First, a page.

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Rubus = red in Latin
Idaeus = Mount Ida where it was very common
Common names. Common Red Raspberry.
Raspbis. Hindberry. Bramble of Mount Ida.
(Danish) Hindebar. (Dutch) Braamboss. (German) Hindbur. (Saxon) Hindbeer. Lampone (Italian)
Trituration of the fresh buds.
Plantae; Spermatophyta, Angiospermae - Flowering Plants; Dicotyledonae; Rosiflorae / Rosidae; Rosales; Rosaceae - Rose Family
Description of the substance
The well-known Raspberry, grown so largely for its fruit, grows wild in some parts of Great Britain. It is a native of many parts of Europe. The stems are erect and shrubby, biennial, with creeping perennial roots. It flowers in May and June.
The plant is generally propagated by suckers, though those raisedfrom layers should be preferred, because they will be better rooted and not so liable to send out suckers. In preparing these plants their fibres should be shortened, but the buds which are placed at a small distance from the stem of the plant must not be cut off, as they produce the new shoots the following summer. Place the plants about 2 feet apart in the rows, allowing 4 or 5 feet between the rows. If planted too closely, without plenty of air between the rows, the fruit will not be so fine.
The most suitable soil is a good, strong loam. They do not thrive so well in a light soil.
In October, cut down all the old wood that has produced fruit in the summer and shorten the young shoots to about 2 feet in length. Dig the spaces between the rows well and dress with a little manure. Beyond weeding during the summer, no further care is needed. It is wise to form new plantations every three or four years, as the fruit on old plants is apt to deteriorate.
The Wild Raspberry differs from the cultivated variety mainly in its size.
Rubus Idaeus. This plant grows to a height of 6 feet. The young branches are glaucous, somewhat bristly and spinous, with odd-pinnate leaves, bearing 1, 2, or 3 pairs of serrate, ovate, sessile, whitish, pubescent leaflets. The flower-petals are white, about the length of the calyx-lobes, and 5 in number. The plant is believed to be derived from the following plant. [King's American Dispensatory]
This plant grows to a height of 6 feet. The young branches are glaucous, somewhat bristly and spinous, with odd-pinnate leaves, bearing 1, 2, or 3 pairs of serrate, ovate, sessile, whitish, pubescent leaflets. The flower-petals are white, about the length of the calyx-lobes, and 5 in number. (http://www.ibiblio.org/herbmed/eclectic/kings/rubus.html)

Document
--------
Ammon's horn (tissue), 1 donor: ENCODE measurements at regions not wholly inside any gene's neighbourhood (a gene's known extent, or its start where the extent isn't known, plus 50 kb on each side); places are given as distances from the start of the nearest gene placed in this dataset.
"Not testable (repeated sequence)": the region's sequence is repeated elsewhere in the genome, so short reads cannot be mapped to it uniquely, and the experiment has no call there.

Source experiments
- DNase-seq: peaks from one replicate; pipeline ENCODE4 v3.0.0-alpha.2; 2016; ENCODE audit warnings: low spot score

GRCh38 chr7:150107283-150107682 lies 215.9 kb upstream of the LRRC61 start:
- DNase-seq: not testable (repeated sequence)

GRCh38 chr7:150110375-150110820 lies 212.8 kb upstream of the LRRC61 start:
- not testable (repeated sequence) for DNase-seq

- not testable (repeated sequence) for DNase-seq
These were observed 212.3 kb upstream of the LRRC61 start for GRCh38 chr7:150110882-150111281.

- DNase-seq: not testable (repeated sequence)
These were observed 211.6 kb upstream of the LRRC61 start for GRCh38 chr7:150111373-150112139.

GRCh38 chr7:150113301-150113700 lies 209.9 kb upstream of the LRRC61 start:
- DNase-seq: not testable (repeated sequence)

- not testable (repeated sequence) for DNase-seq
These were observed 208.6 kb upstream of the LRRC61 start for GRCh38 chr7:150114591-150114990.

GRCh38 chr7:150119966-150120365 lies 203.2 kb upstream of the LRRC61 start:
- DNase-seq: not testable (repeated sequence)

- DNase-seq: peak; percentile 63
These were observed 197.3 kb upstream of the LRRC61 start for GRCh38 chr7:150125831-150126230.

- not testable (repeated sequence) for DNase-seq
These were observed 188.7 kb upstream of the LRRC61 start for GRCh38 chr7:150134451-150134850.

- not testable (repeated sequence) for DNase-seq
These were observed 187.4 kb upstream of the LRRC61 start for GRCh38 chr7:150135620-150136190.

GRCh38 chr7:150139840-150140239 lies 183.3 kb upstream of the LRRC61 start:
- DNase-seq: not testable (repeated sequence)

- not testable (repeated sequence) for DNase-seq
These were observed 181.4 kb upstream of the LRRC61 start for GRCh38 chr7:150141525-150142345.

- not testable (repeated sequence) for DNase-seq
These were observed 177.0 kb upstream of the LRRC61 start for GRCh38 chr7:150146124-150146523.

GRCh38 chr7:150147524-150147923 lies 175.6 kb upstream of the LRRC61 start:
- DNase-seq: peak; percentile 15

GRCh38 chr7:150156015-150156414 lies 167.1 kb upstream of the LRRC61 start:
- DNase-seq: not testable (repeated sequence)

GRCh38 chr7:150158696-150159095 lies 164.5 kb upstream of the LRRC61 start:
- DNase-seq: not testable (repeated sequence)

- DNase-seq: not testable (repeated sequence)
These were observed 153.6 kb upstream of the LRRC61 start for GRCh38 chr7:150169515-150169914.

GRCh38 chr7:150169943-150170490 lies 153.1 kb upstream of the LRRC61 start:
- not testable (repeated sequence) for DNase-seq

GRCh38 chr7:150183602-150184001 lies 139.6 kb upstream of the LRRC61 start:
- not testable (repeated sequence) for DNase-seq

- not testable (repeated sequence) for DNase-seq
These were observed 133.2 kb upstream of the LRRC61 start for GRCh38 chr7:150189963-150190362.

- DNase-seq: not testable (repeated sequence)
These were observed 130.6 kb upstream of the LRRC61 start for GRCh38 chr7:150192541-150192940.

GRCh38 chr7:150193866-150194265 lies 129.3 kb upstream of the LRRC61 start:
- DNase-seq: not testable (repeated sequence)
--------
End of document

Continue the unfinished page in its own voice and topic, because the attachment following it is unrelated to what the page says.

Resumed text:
There are probably 250 species of this genus occurring around the Northern Hemisphere, and all are potentially edible. They are mostly trailing shrubs with thorny emergences along the stem and leaf axes, and often times these plants are collectively referred to as brambles. Raspberries are generally propagated via suckers. In nature the canes become layered and root easily, but plants also spread by creeping perennial roots. Sharp projections do not stop us from harvesting the delicious, sweet fruits, which are a type of aggregate fruit. Each one of the juicy spheres comprising a raspberry is a small drupe that developed from one of the pistils in the flower, so this is in reality an aggregate of drupelets (quite a mouthful)! The origins of the species and the many horticultural forms are very complex, and involved hybridization and polyploidy, all too confusing to present here. Even the pure form of raspberry, Rubus idaeus, normally red, can have white or yellow forms. Other fruits from this genus include black raspberry, boysenberry, dewberry, wineberry (Japanese), loganberry, tayberry, and so forth. Realize only that none of these is truly a berry in a botanical sense--they are drupes. (http://www.botgard.ucla.edu/html/botanytextbooks/economicbotany/Rubus)
Labrador to British Columbia, south to West Virginia, Wisconsin, Nebraska, and Wyoming. (http://www.yale.edu/fes505b/redrasp.html)
The well-known Raspberry, grown so largely for its fruit, grows wild in some parts of Great Britain. It is a native of many parts of Europe. The stems are erect and shrubby, biennial, with creeping perennial roots. It flowers in May and June. [A Modern Herbal; Mrs. M. Grieve]
Rubus Idaeus, or cultivated raspberry, is indigenous to Europe and to Asia, eastward to Japan, where the red raspberry is likewise found. The Red raspberry grows wild, and is common to Canada and the northern United States, growing in hedges, neglected fields, thickets, and hills, flowering in May, and ripening its fruit from June to August. The U. S. P. describes Rubus Idaeus fruit as follows: "Deprived of the conical receptacle, and, therefore, hollow at the base; hemispherical, red, finely hairy, composed of from 20 to 30 coalesced, small drupes, each one crowned with the withered style; juice red; of an agreeable odor, and a pleasant, acidulous taste. The closely allied, light-red fruit of Rubus strigosus, Michaux, and the purplish-black fruit of Rubus occidentalis, LinnÈ, may be employed in place of the above"-(U. S. P.). The Rubus occidentalis is the Black raspberry, or Thimbleberry, common in waste places and fence corners from Canada to Georgia, and west. Its fruit is inferior to that of the preceding varieties. [King's American Dispensatory]
Raspberries are grown in backyards and gardens throughout most of the United States, because fruits can be produced just about anywhere, but commercial production is concentrated where the climate is not too cold in the winter but summers are relatively cool. Oregon, northern California, Washington, and southern British Columbia (especially near Abbotsford) are where most red raspberries (R. idaeus) are produced. (http://www.botgard.ucla.edu/html/botanytextbooks/economicbotany/Rubus)